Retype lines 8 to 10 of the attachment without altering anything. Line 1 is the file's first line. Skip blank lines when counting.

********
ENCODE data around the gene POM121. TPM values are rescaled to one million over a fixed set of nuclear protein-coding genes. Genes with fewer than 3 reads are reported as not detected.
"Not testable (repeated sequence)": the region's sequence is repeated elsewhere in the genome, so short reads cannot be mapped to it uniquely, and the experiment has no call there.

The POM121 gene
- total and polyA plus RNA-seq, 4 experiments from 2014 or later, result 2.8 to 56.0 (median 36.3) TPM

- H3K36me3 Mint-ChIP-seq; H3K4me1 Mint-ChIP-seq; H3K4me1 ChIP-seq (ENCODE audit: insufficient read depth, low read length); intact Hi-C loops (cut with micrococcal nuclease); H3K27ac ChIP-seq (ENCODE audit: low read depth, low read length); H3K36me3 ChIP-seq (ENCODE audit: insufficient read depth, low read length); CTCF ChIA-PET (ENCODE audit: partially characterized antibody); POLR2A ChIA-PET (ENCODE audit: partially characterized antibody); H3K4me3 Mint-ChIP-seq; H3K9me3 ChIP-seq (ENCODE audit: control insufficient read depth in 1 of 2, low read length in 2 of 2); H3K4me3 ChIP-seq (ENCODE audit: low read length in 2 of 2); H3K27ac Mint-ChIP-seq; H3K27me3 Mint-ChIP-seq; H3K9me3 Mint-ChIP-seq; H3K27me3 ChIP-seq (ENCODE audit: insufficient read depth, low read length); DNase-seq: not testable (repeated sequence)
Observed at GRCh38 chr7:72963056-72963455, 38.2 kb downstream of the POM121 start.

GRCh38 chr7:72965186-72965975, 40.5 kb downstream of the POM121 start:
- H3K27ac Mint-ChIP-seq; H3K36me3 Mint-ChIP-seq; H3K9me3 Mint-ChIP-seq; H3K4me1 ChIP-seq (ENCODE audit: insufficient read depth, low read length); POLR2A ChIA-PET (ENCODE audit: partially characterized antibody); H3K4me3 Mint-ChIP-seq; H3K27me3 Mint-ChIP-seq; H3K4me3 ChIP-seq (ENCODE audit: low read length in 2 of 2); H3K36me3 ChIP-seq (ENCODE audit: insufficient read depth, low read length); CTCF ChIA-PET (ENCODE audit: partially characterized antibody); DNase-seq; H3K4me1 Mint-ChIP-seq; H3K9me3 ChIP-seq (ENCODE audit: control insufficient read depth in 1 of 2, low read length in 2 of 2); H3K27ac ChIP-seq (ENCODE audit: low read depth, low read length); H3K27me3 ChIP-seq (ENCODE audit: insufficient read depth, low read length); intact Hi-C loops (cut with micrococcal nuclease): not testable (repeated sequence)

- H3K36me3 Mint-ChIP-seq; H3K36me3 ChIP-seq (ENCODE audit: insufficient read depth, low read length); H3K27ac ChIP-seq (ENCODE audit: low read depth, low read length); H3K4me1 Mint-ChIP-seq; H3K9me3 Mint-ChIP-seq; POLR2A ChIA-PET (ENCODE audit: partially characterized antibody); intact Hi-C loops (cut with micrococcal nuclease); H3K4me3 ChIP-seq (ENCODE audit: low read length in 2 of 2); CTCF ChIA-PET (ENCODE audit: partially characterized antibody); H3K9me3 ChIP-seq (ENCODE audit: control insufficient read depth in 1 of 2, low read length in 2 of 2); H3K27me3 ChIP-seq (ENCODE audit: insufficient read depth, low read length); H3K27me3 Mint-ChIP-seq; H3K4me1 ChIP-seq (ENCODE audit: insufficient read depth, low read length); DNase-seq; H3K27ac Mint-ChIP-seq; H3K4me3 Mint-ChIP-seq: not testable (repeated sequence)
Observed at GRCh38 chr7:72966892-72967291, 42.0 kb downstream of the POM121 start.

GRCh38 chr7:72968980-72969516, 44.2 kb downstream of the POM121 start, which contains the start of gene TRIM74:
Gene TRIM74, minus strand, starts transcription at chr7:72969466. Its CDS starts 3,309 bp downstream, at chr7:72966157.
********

- H3K27ac Mint-ChIP-seq; H3K36me3 Mint-ChIP-seq; H3K9me3 Mint-ChIP-seq; H3K4me1 ChIP-seq (ENCODE audit: insufficient read depth, low read length); POLR2A ChIA-PET (ENCODE audit: partially characterized antibody); H3K4me3 Mint-ChIP-seq; H3K27me3 Mint-ChIP-seq; H3K4me3 ChIP-seq (ENCODE audit: low read length in 2 of 2); H3K36me3 ChIP-seq (ENCODE audit: insufficient read depth, low read length); CTCF ChIA-PET (ENCODE audit: partially characterized antibody); DNase-seq; H3K4me1 Mint-ChIP-seq; H3K9me3 ChIP-seq (ENCODE audit: control insufficient read depth in 1 of 2, low read length in 2 of 2); H3K27ac ChIP-seq (ENCODE audit: low read depth, low read length); H3K27me3 ChIP-seq (ENCODE audit: insufficient read depth, low read length); intact Hi-C loops (cut with micrococcal nuclease): not testable (repeated sequence)

- H3K36me3 Mint-ChIP-seq; H3K36me3 ChIP-seq (ENCODE audit: insufficient read depth, low read length); H3K27ac ChIP-seq (ENCODE audit: low read depth, low read length); H3K4me1 Mint-ChIP-seq; H3K9me3 Mint-ChIP-seq; POLR2A ChIA-PET (ENCODE audit: partially characterized antibody); intact Hi-C loops (cut with micrococcal nuclease); H3K4me3 ChIP-seq (ENCODE audit: low read length in 2 of 2); CTCF ChIA-PET (ENCODE audit: partially characterized antibody); H3K9me3 ChIP-seq (ENCODE audit: control insufficient read depth in 1 of 2, low read length in 2 of 2); H3K27me3 ChIP-seq (ENCODE audit: insufficient read depth, low read length); H3K27me3 Mint-ChIP-seq; H3K4me1 ChIP-seq (ENCODE audit: insufficient read depth, low read length); DNase-seq; H3K27ac Mint-ChIP-seq; H3K4me3 Mint-ChIP-seq: not testable (repeated sequence)
Observed at GRCh38 chr7:72966892-72967291, 42.0 kb downstream of the POM121 start.